USD/CAD struggles to find direction, trades flat on the day below 1.3400 in South Africa

The USD/CAD struggles to find direction, trades flat on the day below 1.3400 and finally reverses on the second day of the uptrend. A brief analysis of the chart reveals that the pattern of bullish and bearish reversals in the USD/CAD chart are essentially a confirmation of a bullish or bearish divergence in the price action. This confirms that the price is going up or down. On this second day of the reversal, the trend is reversed and the USD/CAD trades above 1.5200.

The reason for the reversal can be determined in two ways. First, the breakouts may have been triggered by the news of Greece’s default. If Greece does not restructure its debt, it may default on all of its debt within two months. It is unlikely that Greece will be able to get back on track. Second, the breakout in the price action may have been triggered by the anticipation that the Greek government would announce an extension of its debt restructuring program. However, a new announcement may bring news of a successful agreement. The breakouts in the price action indicate a reversal in the price movement following a successful agreement by the government of Greece to restructure the country’s debt.

There is a common misconception among many Forex traders that price patterns are predictive of future prices. Price patterns do not provide any insight into the future price movement. They only provide a means of identifying trends that may be related to the current trend and predicting the direction of that trend. Price patterns provide a starting point and an end point and help to confirm or dispel the trend.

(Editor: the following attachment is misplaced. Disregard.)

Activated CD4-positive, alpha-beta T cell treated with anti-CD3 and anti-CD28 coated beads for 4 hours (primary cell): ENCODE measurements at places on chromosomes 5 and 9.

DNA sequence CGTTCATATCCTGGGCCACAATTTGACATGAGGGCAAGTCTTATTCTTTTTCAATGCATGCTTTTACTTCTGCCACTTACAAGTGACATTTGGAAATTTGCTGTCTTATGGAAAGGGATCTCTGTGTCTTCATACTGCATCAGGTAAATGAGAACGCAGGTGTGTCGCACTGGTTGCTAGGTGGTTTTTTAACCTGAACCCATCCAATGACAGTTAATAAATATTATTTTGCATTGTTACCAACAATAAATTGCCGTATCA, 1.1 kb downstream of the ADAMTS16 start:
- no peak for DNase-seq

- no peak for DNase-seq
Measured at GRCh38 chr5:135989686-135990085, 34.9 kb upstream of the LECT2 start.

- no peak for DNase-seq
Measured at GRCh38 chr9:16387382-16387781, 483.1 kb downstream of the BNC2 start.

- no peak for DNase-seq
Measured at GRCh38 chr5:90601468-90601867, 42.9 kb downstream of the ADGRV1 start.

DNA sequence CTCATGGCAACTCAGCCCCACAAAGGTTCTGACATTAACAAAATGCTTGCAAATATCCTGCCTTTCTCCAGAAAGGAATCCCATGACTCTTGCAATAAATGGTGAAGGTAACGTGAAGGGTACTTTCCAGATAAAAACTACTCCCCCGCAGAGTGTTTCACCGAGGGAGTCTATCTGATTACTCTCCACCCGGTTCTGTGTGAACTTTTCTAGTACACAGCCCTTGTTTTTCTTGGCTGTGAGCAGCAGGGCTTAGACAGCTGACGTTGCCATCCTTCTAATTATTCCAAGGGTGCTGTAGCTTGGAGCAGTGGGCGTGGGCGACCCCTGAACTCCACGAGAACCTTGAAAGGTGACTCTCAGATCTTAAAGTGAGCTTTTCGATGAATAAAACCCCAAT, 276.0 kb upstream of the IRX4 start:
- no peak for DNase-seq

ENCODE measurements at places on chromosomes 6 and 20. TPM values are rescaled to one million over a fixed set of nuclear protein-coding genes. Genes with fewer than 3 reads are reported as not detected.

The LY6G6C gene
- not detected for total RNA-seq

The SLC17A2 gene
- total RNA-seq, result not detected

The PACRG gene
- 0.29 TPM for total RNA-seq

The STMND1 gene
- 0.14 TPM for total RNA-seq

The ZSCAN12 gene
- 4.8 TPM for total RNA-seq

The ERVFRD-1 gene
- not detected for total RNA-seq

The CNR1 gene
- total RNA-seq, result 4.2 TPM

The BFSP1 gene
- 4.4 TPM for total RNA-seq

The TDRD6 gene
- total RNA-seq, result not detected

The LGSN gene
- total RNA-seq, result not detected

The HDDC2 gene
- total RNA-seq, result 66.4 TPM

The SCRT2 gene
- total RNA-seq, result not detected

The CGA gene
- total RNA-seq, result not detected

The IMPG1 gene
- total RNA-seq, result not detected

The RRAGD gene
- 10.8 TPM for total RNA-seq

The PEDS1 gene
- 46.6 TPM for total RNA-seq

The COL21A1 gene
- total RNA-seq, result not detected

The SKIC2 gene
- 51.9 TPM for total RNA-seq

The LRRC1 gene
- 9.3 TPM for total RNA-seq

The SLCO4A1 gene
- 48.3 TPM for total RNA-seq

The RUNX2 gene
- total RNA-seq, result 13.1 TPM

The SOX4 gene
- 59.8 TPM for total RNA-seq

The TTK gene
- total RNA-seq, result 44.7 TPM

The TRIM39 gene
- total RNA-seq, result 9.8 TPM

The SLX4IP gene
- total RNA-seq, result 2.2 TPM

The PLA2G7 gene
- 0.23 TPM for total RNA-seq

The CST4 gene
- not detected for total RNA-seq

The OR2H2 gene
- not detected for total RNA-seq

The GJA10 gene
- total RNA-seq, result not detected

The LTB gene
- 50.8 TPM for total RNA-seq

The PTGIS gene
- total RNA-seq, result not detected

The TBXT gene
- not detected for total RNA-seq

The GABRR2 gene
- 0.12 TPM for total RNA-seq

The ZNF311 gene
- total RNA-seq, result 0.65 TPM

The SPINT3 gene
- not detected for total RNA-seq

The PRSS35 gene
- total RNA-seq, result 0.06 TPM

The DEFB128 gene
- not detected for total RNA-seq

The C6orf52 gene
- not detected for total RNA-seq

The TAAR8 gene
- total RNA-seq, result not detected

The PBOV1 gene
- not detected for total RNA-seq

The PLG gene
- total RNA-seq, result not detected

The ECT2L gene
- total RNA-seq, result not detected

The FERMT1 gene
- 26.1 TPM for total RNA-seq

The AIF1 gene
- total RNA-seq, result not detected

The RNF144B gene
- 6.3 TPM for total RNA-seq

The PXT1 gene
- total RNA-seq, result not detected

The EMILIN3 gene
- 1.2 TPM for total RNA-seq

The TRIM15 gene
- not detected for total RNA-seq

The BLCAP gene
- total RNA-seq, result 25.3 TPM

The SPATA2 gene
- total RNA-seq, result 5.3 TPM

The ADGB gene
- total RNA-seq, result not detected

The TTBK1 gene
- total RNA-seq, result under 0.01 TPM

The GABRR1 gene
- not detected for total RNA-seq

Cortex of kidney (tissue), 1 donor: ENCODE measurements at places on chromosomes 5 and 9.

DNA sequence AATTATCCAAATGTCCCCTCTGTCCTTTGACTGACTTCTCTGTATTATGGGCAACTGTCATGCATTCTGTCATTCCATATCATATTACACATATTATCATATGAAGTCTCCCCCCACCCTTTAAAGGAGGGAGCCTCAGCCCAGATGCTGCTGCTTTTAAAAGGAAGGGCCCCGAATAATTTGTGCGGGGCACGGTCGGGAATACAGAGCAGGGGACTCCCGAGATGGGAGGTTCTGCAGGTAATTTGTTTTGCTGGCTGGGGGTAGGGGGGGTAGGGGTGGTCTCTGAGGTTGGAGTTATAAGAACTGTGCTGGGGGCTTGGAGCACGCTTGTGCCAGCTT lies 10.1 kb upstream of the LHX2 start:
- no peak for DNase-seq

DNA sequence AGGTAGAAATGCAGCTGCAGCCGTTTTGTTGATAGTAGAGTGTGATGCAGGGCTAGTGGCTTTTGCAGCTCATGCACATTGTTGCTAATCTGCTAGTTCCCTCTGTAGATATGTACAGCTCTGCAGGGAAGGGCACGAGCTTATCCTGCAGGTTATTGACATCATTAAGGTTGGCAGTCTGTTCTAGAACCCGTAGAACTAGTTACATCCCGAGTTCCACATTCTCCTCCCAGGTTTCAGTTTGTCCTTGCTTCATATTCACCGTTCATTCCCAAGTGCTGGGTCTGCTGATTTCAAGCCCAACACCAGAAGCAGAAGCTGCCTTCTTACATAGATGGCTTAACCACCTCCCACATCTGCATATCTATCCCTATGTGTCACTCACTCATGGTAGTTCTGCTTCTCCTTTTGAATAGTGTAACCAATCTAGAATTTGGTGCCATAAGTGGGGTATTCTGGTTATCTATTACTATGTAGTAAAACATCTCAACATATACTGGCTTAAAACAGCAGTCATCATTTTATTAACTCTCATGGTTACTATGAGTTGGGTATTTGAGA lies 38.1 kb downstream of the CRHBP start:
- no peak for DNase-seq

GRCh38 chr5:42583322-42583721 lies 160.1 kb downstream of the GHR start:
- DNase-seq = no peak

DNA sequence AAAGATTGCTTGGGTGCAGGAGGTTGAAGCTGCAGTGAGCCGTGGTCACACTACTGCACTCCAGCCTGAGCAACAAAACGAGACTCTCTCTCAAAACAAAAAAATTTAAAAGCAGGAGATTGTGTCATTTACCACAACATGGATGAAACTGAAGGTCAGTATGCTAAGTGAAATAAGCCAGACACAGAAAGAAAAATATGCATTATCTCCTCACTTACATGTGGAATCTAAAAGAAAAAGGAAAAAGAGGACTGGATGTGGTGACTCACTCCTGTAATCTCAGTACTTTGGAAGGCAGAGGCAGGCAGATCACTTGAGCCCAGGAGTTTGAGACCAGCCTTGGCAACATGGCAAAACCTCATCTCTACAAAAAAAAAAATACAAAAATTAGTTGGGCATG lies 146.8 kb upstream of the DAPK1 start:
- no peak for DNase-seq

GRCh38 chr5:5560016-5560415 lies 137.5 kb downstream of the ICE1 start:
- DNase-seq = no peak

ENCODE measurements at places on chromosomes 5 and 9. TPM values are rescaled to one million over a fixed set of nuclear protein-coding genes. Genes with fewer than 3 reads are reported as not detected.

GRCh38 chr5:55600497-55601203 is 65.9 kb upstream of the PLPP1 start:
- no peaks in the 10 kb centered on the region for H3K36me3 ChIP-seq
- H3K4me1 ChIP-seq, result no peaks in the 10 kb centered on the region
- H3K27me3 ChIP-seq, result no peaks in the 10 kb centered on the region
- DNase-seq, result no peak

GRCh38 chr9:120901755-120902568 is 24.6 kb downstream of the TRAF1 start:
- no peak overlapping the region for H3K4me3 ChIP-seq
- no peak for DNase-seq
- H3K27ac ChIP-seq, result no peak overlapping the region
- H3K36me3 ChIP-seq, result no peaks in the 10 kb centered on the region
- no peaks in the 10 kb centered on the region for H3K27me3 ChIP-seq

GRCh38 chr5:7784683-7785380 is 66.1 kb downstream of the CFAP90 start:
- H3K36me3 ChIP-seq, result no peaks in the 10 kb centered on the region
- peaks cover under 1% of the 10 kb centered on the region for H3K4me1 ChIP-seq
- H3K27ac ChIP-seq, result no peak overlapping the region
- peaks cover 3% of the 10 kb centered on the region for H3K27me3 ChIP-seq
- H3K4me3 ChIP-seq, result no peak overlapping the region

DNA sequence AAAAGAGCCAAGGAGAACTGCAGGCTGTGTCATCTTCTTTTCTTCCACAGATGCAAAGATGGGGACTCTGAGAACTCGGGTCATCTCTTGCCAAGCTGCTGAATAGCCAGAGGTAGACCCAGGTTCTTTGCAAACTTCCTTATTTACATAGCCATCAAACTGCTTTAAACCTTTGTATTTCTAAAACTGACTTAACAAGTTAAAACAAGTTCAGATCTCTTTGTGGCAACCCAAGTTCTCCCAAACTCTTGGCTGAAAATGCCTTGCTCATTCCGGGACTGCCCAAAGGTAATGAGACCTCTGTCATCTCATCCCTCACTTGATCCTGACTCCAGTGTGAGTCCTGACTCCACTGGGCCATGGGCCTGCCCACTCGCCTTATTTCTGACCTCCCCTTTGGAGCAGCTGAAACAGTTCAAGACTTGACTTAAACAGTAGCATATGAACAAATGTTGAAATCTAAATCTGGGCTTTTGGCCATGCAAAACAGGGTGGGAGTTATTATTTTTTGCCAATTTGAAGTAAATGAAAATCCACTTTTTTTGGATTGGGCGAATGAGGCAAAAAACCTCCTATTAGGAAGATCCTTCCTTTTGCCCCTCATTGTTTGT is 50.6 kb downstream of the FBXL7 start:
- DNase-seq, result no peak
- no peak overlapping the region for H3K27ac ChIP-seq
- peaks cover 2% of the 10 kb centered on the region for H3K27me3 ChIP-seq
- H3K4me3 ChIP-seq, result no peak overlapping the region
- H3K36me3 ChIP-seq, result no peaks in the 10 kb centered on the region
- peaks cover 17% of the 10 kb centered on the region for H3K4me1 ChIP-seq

A common mistake in interpreting charts for Forex trading is to believe that price patterns are predictive of future movements in currency pairs. While there are no “caveat emptor” rules with Forex charts, most traders rely on patterns to decide the direction of their trade. In addition to the obvious trend, a trader should also look for other patterns. Examples of patterns include the reversal of long and short positions.

One other important lesson from this example is that a Forex trader should not rely solely on charts to make trading decisions. A good Forex trader uses the timeframes (e.g., daily, weekly, monthly, etc.) as well as indicators of direction. Using charts may allow a trader to identify patterns, but it is the knowledge of the timeframes and how to interpret them that will guide him or her in making trades.

In conclusion, the USD/CAD trades flat on the first day of the reversal and reverses on the second day of the uptrend. If the pattern is bullish, the trader should expect a break of the pattern on the second day and a continuation of a bearish pattern on the second day.